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I am writing an application that makes use of pandas (version 0.10.1) to store the underlying data model as a (3-level) MultiIndex'ed DataFrame. The model is a line spectrum, and the top level of the index is the atomic transition.

A simple dataframe could look like this:

                               Pos     Sigma       Ampl  Line center Identifier
H-alpha-6697.6 30-30 Comp2  -3.600  0.774000  33.058000       6699.5          b
                     Comp3   3.538  2.153000  28.054000       6699.5          c
                     Contin    NaN       NaN   0.000000          NaN        NaN
                     Comp4   1.384  0.921000  37.504000       6699.5          d
                     Comp1  -2.124  1.977000  69.166000       6699.5          a
               31-31 Comp2  -3.292  0.884603  49.813423       6699.5          b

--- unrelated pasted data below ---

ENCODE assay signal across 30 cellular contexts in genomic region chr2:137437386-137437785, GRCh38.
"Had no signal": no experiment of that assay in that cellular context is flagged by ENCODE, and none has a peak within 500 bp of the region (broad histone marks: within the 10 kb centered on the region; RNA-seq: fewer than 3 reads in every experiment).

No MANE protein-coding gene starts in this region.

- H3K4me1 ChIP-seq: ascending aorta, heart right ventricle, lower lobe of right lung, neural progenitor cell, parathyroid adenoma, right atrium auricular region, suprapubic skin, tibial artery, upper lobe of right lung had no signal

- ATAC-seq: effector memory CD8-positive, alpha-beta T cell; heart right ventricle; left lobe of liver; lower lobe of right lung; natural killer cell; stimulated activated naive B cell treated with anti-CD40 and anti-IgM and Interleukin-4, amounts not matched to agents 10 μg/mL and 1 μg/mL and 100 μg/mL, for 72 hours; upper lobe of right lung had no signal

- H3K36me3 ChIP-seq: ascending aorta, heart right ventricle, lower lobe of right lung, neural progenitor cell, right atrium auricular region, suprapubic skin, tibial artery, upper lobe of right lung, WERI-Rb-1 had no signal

Comp3   3.600  2.299000  19.999000       6699.5          c
                     Contin    NaN       NaN   0.000000          NaN        NaN
                     Comp4   1.692  1.009000  22.222000       6699.5          d
                     Comp1  -1.262  2.534000  68.002000       6699.5          a

At some point, I need to be able to create a different transition, e.g. H-beta, using H-alpha as a template. I would ideally do this by something like df.ix['H-beta-wavelength'] = df.ix['H-alpha-6697.6'], but this is not possible to do. So instead, I tried following this example: Prepend a level to a pandas MultiIndex

However, the example above requires the .names of the multiindex levels to be set in order to reorder them. And the names attribute is set when initializing the dataframe, but during the building of it, I rely quite extensibly on the set_values() method, and doing this destroys the names attribute - or rather sets them to [None, None, None].

Example:

In [68]: df
Out[68]: 
                                  Pos  Sigma     Ampl  Line center Identifier
Transition     Rows  Component                                               
Center: 6699.5 26-26 Comp2     -3.846  0.657  15.2740       6699.5          b